Hello everyone, it’s Aidan Lang here, here to speak to you about La traviata and our forthcoming production which opens on the 14th of January.

Tuesday, November 15, 2016

As One stories: Mitchell C Hunter


Mitchell C. Hunter, a transman activist, is a Community Participant in As One.

Transman activist Mitchell C Hunter shares his story

Seattle Opera's latest production, As One, centers around a single transgender protagonist whose journey unfolds through two voices: baritone and mezzo-soprano. The company is proud to be partnering with members of the transgender and LGBTQ communities in its presentation of this bold, beautiful work. In fact, two individuals will be sharing their personal stories at the top of each show.

One of these community participants is Mitchell C “Mitch” Hunter. A gay man in his fifties, Mitch came to manhood late in life when he began his transition at 42. He has since taken active leadership roles in the Transgender and LGBQ communities. Serving for almost four years on the Seattle LGBT Commission, he helped create and implement Seattle’s single-use, all-gender restroom law.

Mitch has worked with corporations, small businesses, faith communities, institutions and organizations to further transgender inclusivity and visibility. Featured in the Seattle Police Department’s transgender training video, Mitch helped write the SPD’s model policy on working with the transgender community. As a consultant and trainer, he has presented to and collaborated on programs for the Washington State Department of Corrections, DSHS, Sound Generations, Kitsap County Council for Human Rights, UW Medical Center Transgender Health Course and numerous college/university classes and conferences.

Mitch attributes the solid community support he’s received for the great strides he’s made. Grateful thanks to the members and leadership of the Seattle Lesbian and Gay Chorus; GALA Choruses organization; SeattleMen’s and Seattle Women’s Choruses; Out In Front Leadership Institute; his faith community, Seattle Unity; his loving dogs; and most importantly, his partner of 21 years, Amy.

You're a transman activist, leader, and spokesman in the transgender community. What keeps you engaged in this work?
With the recent election results, honestly, I wonder. Now, it's even more important to serve the transgender community; to put a face to the word. Three out of four people say they know someone who is gay, lesbian or bisexual. Only one in 10 can say they know a transgender person. But with an estimated 1.4 million adults in the US alone, or .3 percent of the population in general, we all know that perception can be different than realitysometimes people don’t know what they don’t know. It is a privilege to be out as a transman, one I don’t take for granted. We, transgender people have legal protections both in Washington State and in Seattle. Currently, there are 26 states trying to legislate away or repeal any protections/basic human rights for trans people. Taking a page from the marriage equality playbook, it is imperative that we tell our stories to reveal we are neighbors, friends, sisters and brothers, mothers and fathers, business owners, co-workers, fellow employees, church congregants, athletes, and artists. There are so many who can’t or don’t want to be out as transgender for fear of their safety, violence, or death. I am grateful to serve the trans community in whatever way I can. Burnout is a hazard for most of us out in front. We all have to find ways to commit to self-care along with the work we do.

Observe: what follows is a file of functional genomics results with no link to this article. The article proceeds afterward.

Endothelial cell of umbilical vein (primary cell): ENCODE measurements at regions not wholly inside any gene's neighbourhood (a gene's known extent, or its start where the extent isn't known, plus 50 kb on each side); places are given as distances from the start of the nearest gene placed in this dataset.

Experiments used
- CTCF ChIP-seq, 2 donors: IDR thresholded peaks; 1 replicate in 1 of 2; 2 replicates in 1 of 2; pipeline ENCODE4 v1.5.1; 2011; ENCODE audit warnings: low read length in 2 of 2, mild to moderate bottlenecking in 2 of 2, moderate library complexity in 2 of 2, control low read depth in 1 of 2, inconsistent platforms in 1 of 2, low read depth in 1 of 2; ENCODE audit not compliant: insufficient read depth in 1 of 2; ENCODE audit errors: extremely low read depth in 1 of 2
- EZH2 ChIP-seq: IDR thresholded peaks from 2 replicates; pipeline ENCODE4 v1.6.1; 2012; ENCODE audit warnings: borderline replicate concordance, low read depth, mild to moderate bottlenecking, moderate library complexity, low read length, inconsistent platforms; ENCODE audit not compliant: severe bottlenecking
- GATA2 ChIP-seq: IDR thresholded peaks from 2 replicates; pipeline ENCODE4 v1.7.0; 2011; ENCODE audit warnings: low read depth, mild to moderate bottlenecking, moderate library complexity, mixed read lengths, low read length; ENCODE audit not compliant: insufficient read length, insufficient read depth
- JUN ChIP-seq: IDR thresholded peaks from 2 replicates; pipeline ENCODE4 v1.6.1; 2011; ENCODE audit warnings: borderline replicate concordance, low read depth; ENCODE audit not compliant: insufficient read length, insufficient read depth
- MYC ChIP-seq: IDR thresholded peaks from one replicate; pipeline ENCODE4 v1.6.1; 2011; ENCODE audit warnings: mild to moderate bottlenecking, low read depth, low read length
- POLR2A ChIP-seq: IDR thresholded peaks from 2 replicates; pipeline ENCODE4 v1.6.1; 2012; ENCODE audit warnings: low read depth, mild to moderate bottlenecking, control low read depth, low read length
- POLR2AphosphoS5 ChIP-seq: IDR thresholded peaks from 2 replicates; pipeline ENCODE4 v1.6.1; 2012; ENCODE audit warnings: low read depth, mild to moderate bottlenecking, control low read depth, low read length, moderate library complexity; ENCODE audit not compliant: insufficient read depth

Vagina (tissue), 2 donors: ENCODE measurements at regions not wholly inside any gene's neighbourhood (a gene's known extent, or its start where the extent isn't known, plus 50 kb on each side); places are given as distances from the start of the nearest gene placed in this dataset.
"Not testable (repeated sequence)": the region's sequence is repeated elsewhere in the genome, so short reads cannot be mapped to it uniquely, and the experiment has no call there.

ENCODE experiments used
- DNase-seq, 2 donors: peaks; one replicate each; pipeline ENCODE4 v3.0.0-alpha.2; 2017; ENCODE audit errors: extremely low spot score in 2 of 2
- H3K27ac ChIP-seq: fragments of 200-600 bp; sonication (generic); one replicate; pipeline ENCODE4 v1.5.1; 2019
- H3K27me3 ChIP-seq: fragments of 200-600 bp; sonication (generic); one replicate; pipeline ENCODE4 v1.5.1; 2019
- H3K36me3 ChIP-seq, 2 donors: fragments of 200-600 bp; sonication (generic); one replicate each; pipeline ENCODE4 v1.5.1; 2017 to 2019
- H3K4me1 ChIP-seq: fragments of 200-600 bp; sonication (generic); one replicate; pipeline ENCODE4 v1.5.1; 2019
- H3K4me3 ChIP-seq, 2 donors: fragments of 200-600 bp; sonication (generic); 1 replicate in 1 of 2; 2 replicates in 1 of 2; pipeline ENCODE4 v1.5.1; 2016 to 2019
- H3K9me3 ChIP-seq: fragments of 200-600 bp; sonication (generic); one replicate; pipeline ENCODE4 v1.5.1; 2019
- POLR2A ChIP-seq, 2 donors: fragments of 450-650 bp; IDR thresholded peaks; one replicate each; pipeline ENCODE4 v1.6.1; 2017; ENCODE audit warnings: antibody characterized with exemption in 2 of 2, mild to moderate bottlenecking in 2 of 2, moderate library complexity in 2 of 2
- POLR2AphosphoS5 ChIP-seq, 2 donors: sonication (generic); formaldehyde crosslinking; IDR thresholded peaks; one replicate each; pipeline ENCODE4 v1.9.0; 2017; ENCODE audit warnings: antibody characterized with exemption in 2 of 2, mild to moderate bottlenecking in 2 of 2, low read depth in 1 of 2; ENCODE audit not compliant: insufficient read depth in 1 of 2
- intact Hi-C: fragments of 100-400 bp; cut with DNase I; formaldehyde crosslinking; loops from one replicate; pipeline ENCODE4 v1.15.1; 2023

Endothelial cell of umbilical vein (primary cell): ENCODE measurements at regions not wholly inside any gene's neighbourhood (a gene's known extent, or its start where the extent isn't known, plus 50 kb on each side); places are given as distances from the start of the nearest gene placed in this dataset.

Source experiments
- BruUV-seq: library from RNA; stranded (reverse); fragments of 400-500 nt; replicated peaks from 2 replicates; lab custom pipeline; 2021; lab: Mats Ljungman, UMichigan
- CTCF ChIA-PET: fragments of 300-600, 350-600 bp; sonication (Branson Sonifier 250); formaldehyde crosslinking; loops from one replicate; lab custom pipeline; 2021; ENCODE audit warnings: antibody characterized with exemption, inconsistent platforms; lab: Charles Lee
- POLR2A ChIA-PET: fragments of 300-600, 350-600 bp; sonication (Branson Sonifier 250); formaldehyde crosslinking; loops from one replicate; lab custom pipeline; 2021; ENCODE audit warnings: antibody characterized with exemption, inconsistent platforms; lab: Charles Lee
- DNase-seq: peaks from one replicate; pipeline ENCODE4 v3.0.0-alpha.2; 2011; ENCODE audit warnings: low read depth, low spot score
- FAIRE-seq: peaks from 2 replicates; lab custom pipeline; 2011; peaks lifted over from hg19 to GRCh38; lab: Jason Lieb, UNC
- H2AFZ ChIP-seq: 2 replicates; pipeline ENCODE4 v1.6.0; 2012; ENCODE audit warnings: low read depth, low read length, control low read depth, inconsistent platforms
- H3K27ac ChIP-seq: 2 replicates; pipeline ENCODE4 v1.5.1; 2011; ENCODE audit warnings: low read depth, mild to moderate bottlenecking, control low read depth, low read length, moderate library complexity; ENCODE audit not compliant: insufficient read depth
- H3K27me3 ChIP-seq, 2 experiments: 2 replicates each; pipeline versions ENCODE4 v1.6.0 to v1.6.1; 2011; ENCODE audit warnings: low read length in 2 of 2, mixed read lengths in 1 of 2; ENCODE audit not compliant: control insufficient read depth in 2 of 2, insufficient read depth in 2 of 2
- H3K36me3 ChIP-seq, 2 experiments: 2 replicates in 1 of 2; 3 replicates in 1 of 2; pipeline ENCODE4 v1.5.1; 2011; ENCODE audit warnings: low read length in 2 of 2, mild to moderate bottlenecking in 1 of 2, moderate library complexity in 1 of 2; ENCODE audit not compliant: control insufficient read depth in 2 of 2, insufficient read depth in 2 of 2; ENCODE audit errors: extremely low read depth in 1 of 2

Tell me a bit about the story you share before the downbeat in As One.
I’m actually painting a picture with a series of snapshots: self-selected “firsts.” Transition, for me, is a lifelong process deciding when and whether to come out as a transman. I introduce myself as who I am based on the childhood of an avowed tomboy. I just grew into it (being a boy) rather than out of it. There is still a very thin line between my feeling like an imposter—just inhabiting this man-body verses living fully as a man. The really interesting part for me is how some of these universal themes are echoed in the opera. Self-doubts and questionable aspirations are not unique to transgender people. Some of the "firsts" I share include:
- The story of when I was first fitted for a suit;
- The first time I met with clients in my first professional, grown-up, “daddy” job. (A legit professional job that daddies had when I was growing up.);
- The first time I realize the psychological and sociological consequences of being male—or more specifically the conflict felt in being a feminist male;
- The first time I got to be “just one of the guys” and not a “poster boy” for all trans guys.

You've worked hard for social justice, including gender justice, in your work with the City of Seattle, as well as in your own professional and personal life. What are some accomplishments that you're especially proud of?